“This has been an industry with a long and sad and complicated history of insufficient quality regulation,” he said. “Given that may be the norm and the custom, proving that this is so beyond the pale for bad faith is going to be an uphill battle for plaintiffs.”
Hospitals and nursing homes weren’t the only industries worried about being sued as the pandemic unfolded. Everyone from grocery stores to universities had concerns, and many asked legislators to shield them from liability.
But the health care industry was at the center of the crisis and had extra cause for concern. So across the country, lobbyists for hospitals, nursing homes, clinics and medical practices were working the virtual corridors of power in the first weeks of the pandemic.
The North Carolina Medical Society, which represents physicians’ interests and has over 10,000 members, asked for “blanket immunity for all health care workers” responding to the emergency.
Speaking to state legislators on March 26, the head of the medical society, Chip Baggett, said his members didn’t yet have the resources they needed and were anxious about the potential for malpractice lawsuits.
“We were flying blind in that situation,” he told ProPublica.
In North Carolina and around the country, all eyes were on New York, which was losing hundreds of people a day. There, the powerful Greater New York Hospital Association had drafted legislation asking for broad immunity, and on April 3, Gov. Andrew Cuomo signed a bill with expansive protections.
The New York bill would serve as a template for the lobbying effort in North Carolina, and the industry succeeded in having the language included when the House’s health care working group was drafting the state’s first public health legislation of the pandemic.
In the group’s final meeting before the start of the 2020 legislative session, Republican Rep. Perrin Jones, a practicing anesthesiologist, introduced his amendment to the public health bill that gave broad immunity to health care providers from lawsuits.
“If you are acting in good faith for that patient, then you should be doing the best that you can and not having to worry about civil or criminal liability concerns after the fact,” said Jones (whose last day in office was Dec. 31, after he lost his bid for reelection in November).
The amendment mirrored the measure that had been signed into law in New York weeks earlier. The two pieces of legislation even have the same name: the Emergency or Disaster Treatment Protection Act.
Addressing fellow legislators, Rep. Gale Adcock, a Democrat, said that as a nurse practitioner, she knew how hard working during the pandemic must be for health workers and lauded the amendment. “It really adds a lot to this bill.”
Right before the vote by the working group, Rep. Lee Zachary, a Republican like Jones and the lone lawyer in the group, interrupted.
“I don’t know if it was filed last night, or what, but I haven’t seen it,” Zachary said, and plaintiffs’ groups hadn’t seen it. (Nor had North Carolina’s health department, which regulates the state’s nursing homes, according to the agency.)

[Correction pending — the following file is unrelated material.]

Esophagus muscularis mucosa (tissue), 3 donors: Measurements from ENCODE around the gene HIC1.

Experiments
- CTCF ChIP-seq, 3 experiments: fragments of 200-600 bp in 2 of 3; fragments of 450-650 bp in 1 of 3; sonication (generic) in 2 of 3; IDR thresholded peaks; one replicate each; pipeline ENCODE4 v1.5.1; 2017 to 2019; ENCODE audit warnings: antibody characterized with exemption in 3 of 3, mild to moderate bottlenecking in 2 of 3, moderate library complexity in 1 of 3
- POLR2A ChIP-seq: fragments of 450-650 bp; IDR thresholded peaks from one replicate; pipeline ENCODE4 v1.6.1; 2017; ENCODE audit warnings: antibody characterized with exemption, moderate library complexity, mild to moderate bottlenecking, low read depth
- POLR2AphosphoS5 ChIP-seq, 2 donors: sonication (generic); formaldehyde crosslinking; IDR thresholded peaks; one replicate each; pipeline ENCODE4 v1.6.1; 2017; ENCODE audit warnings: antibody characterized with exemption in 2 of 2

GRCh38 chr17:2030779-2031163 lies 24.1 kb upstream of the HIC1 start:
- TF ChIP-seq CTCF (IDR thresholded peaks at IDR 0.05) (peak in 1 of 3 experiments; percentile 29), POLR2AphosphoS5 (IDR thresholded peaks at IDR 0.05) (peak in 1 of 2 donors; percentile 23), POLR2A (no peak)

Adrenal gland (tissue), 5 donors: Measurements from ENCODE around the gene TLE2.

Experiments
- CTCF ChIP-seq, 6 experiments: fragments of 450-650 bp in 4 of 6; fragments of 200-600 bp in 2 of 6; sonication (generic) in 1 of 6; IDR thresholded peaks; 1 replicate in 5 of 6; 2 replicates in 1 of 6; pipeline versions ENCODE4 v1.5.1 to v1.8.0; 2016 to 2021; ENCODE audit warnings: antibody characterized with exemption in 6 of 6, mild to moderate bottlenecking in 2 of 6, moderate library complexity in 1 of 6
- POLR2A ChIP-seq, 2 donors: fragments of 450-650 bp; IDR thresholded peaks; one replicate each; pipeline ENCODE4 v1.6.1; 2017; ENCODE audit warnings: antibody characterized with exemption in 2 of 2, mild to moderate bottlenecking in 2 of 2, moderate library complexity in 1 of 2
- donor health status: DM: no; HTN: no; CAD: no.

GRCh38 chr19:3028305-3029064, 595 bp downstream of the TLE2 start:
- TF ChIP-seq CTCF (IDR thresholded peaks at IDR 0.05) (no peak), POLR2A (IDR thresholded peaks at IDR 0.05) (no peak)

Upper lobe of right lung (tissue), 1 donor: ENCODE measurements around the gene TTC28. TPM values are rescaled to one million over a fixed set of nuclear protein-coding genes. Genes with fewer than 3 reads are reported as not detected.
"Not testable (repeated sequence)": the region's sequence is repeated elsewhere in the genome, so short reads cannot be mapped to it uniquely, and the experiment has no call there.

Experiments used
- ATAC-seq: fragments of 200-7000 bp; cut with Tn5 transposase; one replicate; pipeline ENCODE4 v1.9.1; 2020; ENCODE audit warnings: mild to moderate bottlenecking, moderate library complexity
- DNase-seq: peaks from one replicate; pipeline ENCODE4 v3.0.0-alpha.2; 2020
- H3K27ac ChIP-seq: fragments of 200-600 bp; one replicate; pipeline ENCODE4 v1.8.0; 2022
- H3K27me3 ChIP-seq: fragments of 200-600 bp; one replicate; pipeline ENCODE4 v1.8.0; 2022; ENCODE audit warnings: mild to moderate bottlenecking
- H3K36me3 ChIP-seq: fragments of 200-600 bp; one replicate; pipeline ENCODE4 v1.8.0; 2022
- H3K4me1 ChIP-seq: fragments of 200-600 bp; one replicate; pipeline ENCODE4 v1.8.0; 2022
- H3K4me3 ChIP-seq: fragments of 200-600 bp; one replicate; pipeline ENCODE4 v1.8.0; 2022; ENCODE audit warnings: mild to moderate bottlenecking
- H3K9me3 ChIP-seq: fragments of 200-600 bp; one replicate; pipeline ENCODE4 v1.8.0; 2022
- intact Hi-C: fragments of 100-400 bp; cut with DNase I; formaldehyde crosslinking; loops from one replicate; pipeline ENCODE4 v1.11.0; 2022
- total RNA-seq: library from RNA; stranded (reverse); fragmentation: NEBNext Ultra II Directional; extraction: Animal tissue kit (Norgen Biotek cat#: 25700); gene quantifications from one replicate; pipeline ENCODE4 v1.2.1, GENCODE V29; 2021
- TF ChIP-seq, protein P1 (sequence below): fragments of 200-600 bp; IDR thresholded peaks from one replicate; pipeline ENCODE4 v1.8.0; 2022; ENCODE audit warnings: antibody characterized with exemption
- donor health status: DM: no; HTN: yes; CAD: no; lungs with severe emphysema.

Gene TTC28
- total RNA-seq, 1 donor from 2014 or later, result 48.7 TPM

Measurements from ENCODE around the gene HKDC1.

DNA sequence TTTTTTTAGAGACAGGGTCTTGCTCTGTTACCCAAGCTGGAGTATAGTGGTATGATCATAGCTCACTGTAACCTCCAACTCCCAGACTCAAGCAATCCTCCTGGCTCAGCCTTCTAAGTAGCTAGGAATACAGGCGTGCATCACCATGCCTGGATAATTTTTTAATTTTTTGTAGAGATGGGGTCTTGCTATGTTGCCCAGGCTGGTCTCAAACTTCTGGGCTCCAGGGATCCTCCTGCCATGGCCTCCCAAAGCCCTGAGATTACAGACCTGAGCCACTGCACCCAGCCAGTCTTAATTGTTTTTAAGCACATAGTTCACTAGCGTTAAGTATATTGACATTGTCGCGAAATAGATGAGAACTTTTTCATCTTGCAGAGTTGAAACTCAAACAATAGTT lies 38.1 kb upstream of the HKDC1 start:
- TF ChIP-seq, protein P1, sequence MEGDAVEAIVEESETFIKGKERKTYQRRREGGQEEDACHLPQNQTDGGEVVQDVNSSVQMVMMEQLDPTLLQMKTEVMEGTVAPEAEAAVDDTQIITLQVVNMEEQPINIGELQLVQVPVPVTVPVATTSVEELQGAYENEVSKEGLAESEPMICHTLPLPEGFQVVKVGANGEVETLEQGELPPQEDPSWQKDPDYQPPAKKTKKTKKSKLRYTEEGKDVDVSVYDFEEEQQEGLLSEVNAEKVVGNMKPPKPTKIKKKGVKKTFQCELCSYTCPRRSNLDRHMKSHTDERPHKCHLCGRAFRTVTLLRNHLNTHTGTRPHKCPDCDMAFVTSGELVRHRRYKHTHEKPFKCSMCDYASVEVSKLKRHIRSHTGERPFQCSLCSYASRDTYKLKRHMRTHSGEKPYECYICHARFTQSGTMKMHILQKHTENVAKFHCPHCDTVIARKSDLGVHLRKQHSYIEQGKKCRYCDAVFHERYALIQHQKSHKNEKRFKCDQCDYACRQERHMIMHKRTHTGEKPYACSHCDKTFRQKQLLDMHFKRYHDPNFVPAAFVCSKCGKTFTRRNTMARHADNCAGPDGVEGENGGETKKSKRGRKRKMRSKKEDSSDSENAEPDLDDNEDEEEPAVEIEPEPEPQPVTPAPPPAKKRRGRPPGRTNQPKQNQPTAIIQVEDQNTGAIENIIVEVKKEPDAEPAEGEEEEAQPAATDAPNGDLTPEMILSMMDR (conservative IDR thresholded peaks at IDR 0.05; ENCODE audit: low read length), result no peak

Rep. Donny Lambeth, a Republican, who is a health care consultant and former hospital executive, defended the amendment and said there would be opportunities to change the bill in future meetings.
The amendment passed, with Zachary the lone holdout.
Lambeth and Adcock did not respond to requests to their legislative offices for comment about the amendment; Jones, who is no longer in office, did not respond to repeated attempts.
Zachary thought the measure was too broad, and later floated a proposal to narrow it, but said he was told, “It’s going to be the way it is, and that’s the way it is going to be.”
Similar concerns surfaced when the protections reached the House, and Rep. Yvonne Holley drafted an amendment to restrict the measure.
“We’re opening up a can of worms across the state,” Holley told fellow lawmakers in a Rules Committee meeting.
But like Zachary, Holley found little support among her colleagues. Adcock pushed Holley, a fellow Democrat, to withdraw the amendment, and Holley did. (Holley, who lost her run for lieutenant governor last year, left the legislature at the end of her term on Dec. 31.)
When the state’s COVID-19 relief bill was up for a final vote on the House floor three days later, the immunity provision again faced questions, and again it was defended.
“It basically says that if you’re operating in good faith and doing all that you can in this trying time, it provides a limited amount of immunity in case there is a small mistake that is made,” then-Rep. David Lewis told a fellow legislator who questioned the immunity.
The bill passed both chambers unanimously and two days later was signed into law by Cooper. The governor’s spokesman, Ford Porter, declined to answer questions from ProPublica about the immunity provisions.
In New York, legislators faced an outcry over the expansive scope of the liability protections and four months later scaled them back.
But North Carolina’s immunity coverage has expanded. On July 2, the state became one of at least 16 that extends the liability shield to any business for claims that stem from COVID-19 exposure. In Washington, D.C., Republicans have been trying to make similar protections part of national COVID-19 relief, but the Senate majority leader, Mitch McConnell, hasn’t found a way to pass broad immunity for businesses.
Both North Carolina laws were cited by Treyburn in its motion to dismiss Lisa Howze’s lawsuit.
“This is the thing I was trying to fight against,” Holley said after learning of the Howze lawsuit and the nursing home’s efforts to have the case dismissed.
“Mama, Are You in Any Pain?” The Road to Treyburn.
Palestine Howze and her four daughters had always lived near one another in Durham, and they gathered often for family cookouts. The matriarch was active until complications from diabetes started causing intense pain in her legs. Eventually she had to have both limbs amputated above the knee.